How to Save by Building Your Business in the Cloudby Grasshopper Team Published in Small Business, Startup on
Much has been made in the last decade of how businesses will eventually run their operations “in the cloud.” The strongest case for business cloud computing is arguably the cost. Many cloud computing providers bill like a utility does – that is, you pay for what you used, not a flat fee (which is often more expensive than what you used.)
However, for all the hype about cloud computing, few possess an actual game plan for positioning their business to tangibly benefit from it. Below, Grasshopper provides ten specific services you can use to put business functions like bandwidth, e-mail, document creation and budgeting in the cloud immediately – and begin saving money every single day.
Servers and Bandwidth
One of the most substantial costs an Internet business (and many non-Internet businesses) contends with are those involving servers and bandwidth. Innumerable businesses require raw computing power to display web pages, send e-mails, stream audio or video and more. Following are several services that allow you to pay on demand for bandwidth from the cloud.
Amazon S3 allows anyone to purchase as much storage space as they require, pay only what it costs for that space, and not have to administer any servers or buy equipment themselves. Instead, S3 users simply sign up for the service and pay according to straightforward pricing tiers. As Amazon’s S3 pricing breakdown explains, users are charged one rate for storing data or files in the S3 cloud ($0.150 per GB for the first fifty terabytes per month, at time of writing) and another rate for transfers. Currently, Amazon is offering free transfers into S3 until June 30, 2010, and charging just $0.150 per GB on the first ten terabytes transferred out of S3 per month. Amazon has also taken great care to build security into the S3 platform to ensure business owners that nothing they store there will fall into the wrong hands.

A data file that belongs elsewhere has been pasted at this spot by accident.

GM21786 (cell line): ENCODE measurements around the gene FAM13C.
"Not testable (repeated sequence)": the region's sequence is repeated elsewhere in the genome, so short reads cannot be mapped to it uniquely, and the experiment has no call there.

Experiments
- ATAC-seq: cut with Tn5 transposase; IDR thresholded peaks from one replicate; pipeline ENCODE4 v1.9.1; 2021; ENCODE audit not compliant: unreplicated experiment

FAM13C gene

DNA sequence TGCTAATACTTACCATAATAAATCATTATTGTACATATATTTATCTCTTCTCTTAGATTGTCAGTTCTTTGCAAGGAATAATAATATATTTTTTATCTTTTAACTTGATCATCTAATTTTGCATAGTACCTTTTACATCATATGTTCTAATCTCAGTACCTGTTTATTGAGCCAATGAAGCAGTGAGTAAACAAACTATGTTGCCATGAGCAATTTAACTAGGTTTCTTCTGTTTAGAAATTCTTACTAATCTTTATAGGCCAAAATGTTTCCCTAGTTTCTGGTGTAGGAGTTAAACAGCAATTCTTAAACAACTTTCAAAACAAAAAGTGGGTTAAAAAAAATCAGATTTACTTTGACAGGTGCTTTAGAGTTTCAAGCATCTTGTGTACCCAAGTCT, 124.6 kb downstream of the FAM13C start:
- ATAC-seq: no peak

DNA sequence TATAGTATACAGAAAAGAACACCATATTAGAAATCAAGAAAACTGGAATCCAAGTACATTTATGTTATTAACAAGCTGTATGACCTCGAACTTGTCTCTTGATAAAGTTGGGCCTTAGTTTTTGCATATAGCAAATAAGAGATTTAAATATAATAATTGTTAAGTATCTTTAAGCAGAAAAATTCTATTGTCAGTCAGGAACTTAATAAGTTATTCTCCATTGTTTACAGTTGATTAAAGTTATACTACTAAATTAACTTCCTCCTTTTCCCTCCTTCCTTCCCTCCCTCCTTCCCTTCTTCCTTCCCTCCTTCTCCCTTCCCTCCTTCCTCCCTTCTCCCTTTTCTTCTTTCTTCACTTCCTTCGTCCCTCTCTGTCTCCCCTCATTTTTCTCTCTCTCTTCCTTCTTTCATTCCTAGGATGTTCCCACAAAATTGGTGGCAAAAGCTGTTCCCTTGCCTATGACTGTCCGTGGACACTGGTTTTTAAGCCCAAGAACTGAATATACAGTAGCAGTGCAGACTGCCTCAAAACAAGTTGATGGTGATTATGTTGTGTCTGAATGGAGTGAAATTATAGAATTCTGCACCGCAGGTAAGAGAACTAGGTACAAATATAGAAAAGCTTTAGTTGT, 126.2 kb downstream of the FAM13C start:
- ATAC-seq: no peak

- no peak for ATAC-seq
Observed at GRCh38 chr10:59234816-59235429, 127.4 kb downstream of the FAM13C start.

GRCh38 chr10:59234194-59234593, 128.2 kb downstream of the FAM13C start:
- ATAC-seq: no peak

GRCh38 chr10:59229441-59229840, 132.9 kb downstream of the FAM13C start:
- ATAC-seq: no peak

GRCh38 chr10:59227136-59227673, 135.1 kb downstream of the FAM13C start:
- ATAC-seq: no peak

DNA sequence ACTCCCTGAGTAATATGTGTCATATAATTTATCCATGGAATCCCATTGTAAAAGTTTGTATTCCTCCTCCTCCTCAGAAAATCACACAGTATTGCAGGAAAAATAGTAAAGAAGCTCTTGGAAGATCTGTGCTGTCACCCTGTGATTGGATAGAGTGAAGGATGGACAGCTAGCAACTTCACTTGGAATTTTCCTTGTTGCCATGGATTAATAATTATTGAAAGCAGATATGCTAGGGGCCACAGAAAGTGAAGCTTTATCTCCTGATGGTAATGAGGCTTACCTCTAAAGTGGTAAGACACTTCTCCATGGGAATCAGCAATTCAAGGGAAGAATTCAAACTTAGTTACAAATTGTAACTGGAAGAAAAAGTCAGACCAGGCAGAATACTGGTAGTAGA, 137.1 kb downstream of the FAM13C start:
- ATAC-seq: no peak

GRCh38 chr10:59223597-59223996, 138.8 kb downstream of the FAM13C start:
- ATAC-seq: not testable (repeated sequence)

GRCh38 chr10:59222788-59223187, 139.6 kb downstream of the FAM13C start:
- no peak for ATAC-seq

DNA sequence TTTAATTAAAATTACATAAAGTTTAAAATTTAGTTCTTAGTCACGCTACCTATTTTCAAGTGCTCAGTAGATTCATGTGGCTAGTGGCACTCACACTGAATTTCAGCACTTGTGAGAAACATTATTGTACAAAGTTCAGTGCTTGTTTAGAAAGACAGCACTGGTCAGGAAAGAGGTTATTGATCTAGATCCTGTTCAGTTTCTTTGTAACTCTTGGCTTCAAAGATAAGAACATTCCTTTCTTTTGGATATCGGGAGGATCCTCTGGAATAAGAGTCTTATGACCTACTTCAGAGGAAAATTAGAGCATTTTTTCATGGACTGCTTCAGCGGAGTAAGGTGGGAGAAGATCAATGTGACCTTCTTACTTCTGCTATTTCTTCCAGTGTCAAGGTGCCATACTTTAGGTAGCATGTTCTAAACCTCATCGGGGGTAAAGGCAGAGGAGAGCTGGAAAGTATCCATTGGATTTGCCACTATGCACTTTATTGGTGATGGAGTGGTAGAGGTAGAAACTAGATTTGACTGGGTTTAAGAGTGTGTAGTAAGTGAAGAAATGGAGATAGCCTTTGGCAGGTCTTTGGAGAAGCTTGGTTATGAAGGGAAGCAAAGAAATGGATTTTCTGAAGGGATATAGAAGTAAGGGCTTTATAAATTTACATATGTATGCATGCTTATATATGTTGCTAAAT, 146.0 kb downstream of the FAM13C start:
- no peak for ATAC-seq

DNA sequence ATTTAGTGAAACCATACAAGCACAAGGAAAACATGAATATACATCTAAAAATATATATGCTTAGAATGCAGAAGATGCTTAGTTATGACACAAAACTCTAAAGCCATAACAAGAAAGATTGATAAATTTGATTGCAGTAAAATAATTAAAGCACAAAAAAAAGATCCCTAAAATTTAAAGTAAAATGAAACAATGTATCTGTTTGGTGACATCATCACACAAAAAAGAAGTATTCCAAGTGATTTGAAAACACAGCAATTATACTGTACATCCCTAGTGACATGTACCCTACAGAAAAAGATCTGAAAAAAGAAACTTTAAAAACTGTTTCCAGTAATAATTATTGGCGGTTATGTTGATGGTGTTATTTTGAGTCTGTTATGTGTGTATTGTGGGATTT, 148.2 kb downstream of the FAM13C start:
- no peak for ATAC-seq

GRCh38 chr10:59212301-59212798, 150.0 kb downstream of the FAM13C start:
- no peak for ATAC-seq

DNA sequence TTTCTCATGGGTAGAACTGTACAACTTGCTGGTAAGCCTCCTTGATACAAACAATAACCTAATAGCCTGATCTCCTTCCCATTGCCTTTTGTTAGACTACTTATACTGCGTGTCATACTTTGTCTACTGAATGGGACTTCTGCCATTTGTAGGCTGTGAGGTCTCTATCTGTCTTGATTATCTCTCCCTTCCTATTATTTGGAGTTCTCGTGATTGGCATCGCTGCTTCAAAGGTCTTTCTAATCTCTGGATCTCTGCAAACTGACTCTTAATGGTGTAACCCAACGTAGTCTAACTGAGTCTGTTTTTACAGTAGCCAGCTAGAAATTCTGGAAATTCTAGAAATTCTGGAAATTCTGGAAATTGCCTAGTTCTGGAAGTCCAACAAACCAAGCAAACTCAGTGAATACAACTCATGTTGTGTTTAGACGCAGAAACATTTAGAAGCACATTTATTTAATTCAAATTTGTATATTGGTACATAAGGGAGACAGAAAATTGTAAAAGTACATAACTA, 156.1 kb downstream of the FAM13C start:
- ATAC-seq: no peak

A similar service business owners can use for their serving and bandwidth needs is Rackspace Cloud. Users are given several server options to choose from with this service, each of which bills a different hourly rate (and thus, monthly rate) for servers with different configurations of RAM and hard disk space. A Linux server with 256MB of RAM and a 10GB hard drive, for instance, can be used for just 1.5¢ per hour, or $10.95 per month. Meanwhile, a server with 15GB of RAM and 620 GB of storage can be used for 96¢ per hour, or just over $700 per month. As with Amazon S3, users are free to choose as much or as little space and processing power as their business requires and be confident that they are not paying for any more than that.
Not every business can get by using pre-made cloud computing solutions. Some tasks require the ability to create your own cloud that can, “…transform your data center into a flexible and agile virtual infrastructure which dynamically adapts to the changing demands of the service workload”, as OpenNebula puts it. Businesses seeking to develop their own cloud computing solutions will find that OpenNebula is a capable “…virtualization tool to manage [the] virtual infrastructure” that they build. Unlike other cloud platforms, OpenNebula boasts the advantage of being open source and standards compliant, meaning that it will work seamlessly with other cloud computing applications you might already be running in the workplace.
Asigra Cloud Backup